Re: explain plan, can you explain this?

From: Dan Norris <>
Date: Thu, 10 Jan 2008 12:12:58 -0800 (PST)
Message-ID: <>

Original post:

Did some more research, but still not clear on a few things. Here are answers to several of the replies I got:
--This query always has to return a single row. For a given program_id, index_start and index_end define ranges that do not overlap
--_optim_peek_user_binds is explicitly set FALSE
--As was discussed on the list, the 111k executions are, in fact, the net executions for the 1-hour interval
--With an average of 30 executions per second, it is nearly impossible for this to get flushed from the shared pool (shared pool has over 200Mb free memory in it)
--I did a trace with several bind values picked at random, never took more than 4 logical reads. Exec plan matched v$sql_plan matched tkprof report exec plan.
--During the 1-hour timeframe of the statspack snapshots, the table was completely static.

Now, I am starting to theorize that somehow, some way, there's one or two operations during the 1-hour interval that cause this statement to do very large amounts of I/O (how?--that's a mystery to me still). Those operations are somehow affecting the 1-hour average by making it 273 I/Os per exec.

Alberto's reponse ( makes the most sense as far as explaining some of the why, but I don't know that I agree with the possible solution. I don't think that adding columns to the index would make a big difference since finding the right index_start should be all that's needed. I'm going to start testing that now and see what happens.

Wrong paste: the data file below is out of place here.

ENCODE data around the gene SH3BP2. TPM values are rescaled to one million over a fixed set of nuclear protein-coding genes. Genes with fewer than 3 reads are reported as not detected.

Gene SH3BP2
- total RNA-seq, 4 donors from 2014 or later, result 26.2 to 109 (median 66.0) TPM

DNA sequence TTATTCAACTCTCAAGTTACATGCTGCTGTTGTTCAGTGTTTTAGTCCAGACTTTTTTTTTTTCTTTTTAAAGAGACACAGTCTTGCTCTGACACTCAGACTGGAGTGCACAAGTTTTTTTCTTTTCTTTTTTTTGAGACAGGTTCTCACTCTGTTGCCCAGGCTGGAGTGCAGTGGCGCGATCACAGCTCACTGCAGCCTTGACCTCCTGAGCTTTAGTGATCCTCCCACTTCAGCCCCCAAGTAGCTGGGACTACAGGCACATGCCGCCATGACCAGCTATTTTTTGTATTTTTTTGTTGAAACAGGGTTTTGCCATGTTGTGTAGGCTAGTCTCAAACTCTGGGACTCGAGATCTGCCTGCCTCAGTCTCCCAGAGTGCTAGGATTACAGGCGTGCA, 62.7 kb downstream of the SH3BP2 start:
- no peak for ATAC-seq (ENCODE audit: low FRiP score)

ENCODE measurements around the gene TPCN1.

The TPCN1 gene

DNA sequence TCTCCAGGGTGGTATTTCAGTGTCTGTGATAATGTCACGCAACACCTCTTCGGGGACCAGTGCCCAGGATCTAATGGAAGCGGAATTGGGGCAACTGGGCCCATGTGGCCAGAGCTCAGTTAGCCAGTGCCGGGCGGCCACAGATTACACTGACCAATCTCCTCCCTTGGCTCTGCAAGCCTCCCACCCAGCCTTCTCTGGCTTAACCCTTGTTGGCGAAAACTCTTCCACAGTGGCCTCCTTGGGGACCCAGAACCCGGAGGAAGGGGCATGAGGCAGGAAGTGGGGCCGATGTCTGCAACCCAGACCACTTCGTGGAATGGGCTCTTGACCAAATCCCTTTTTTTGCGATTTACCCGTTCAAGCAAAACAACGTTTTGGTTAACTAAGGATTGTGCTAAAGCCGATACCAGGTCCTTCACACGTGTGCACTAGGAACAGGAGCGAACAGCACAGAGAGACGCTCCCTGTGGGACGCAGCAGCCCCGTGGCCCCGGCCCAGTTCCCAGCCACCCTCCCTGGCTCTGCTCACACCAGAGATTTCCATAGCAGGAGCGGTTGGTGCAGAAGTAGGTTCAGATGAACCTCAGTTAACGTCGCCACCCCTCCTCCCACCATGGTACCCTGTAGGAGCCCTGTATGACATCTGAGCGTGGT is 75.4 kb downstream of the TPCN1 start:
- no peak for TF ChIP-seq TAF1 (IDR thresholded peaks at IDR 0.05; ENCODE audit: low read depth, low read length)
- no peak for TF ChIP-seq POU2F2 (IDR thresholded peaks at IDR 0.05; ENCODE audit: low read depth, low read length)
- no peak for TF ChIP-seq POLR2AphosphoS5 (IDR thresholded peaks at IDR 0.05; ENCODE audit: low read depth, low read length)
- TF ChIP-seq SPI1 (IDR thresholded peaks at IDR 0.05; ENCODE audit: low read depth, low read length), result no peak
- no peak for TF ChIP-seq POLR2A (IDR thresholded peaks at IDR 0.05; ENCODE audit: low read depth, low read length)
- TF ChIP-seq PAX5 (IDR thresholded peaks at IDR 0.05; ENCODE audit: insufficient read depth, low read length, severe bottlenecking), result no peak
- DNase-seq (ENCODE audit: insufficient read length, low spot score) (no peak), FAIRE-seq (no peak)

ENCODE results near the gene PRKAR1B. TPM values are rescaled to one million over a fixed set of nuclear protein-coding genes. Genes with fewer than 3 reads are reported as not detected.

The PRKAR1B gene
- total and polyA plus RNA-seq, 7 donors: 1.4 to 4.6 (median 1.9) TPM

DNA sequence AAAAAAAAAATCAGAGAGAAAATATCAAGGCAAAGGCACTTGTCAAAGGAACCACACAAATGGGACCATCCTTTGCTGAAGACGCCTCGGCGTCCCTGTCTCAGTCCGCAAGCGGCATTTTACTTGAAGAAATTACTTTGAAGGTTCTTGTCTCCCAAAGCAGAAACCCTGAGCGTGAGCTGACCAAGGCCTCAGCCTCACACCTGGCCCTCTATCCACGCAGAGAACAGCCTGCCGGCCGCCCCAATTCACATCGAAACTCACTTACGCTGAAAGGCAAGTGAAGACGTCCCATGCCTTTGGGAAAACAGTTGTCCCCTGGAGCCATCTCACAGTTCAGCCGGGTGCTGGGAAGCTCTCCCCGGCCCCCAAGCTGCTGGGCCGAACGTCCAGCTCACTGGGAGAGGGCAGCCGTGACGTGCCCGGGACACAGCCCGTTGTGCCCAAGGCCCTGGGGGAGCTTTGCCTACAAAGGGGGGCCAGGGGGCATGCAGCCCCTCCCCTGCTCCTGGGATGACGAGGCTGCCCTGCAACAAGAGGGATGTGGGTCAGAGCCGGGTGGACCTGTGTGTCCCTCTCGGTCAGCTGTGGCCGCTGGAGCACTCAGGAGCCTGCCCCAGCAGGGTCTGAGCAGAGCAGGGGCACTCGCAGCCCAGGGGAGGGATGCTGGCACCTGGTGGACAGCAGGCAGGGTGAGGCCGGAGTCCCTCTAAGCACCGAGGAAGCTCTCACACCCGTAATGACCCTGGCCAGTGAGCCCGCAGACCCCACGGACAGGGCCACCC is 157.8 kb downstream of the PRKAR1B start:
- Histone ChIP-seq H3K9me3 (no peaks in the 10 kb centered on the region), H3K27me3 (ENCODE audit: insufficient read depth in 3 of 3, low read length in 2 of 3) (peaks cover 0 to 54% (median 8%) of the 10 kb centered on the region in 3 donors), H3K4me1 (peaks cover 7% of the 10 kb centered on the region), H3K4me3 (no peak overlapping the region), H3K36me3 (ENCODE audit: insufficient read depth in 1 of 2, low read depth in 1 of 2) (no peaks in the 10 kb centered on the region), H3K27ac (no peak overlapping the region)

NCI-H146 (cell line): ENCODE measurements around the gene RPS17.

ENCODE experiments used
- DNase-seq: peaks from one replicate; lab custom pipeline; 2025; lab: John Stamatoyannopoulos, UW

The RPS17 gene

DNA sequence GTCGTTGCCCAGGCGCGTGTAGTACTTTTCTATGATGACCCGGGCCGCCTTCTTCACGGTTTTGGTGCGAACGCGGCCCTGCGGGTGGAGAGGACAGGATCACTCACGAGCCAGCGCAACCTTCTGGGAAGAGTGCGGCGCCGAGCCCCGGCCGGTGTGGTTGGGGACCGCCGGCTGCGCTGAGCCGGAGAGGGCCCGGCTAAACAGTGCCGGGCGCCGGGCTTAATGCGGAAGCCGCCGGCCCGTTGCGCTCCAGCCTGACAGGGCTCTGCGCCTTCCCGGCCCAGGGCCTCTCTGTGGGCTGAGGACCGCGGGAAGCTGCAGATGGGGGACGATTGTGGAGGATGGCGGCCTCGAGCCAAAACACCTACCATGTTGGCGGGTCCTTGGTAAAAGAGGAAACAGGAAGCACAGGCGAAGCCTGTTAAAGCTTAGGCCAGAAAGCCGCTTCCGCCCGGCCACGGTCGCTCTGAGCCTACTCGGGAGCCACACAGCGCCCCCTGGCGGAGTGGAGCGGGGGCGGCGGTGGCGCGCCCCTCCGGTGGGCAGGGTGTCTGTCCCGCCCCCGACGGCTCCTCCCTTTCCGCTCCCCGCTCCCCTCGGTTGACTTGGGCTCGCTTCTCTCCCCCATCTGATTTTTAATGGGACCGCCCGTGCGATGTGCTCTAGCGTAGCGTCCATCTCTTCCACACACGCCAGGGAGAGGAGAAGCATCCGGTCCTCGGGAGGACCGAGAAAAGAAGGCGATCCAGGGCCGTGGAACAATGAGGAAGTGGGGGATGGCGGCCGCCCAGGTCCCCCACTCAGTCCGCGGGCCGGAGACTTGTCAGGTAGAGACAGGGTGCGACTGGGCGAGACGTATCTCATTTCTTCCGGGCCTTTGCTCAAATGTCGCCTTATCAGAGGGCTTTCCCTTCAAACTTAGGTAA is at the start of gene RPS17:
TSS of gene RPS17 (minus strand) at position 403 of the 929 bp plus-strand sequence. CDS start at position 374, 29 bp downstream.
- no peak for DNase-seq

Thanks everyone for all your help!


  • Original Message ---- From: "Allen, Brandon" <> To:; Oracle L <> Sent: Wednesday, January 9, 2008 6:09:05 PM Subject: RE: explain plan, can you explain this?


When doing an inefficient index range scan on a table, it's common to do many more buffer gets than the number of blocks in the table & index - that's why it's generally much more efficient to use a FTS if you will be touching more than 5% of the table blocks (just a rule off thumb). To understand why this is, you need to understand how an index range scan works - check out the concepts guide. Basically Oracle is searching through the b-tree to the table block for each row, and has to repeat that process for every row, even within the same block, so a block with 100 rows will be "consistent read" 100 times, i.e. 100 buffer_gets of the same block. Sounds like the CBO is expecting the query to be much more selective (low cardinality) than it really is so you might want to try a FULL hint and see if that works better, then drill into the estimated cardinality and possibly a 10053 trace to see why the CBO's calculations are going wrong.  



[] On Behalf Of Dan Norris

So, if all the table data can be scanned in 128 blocks and even if you do full scans on both indexes, there's only 168 blocks, then how can this thing do 273 buffer gets per execution on average?

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-- Received on Thu Jan 10 2008 - 14:12:58 CST

Original text of this message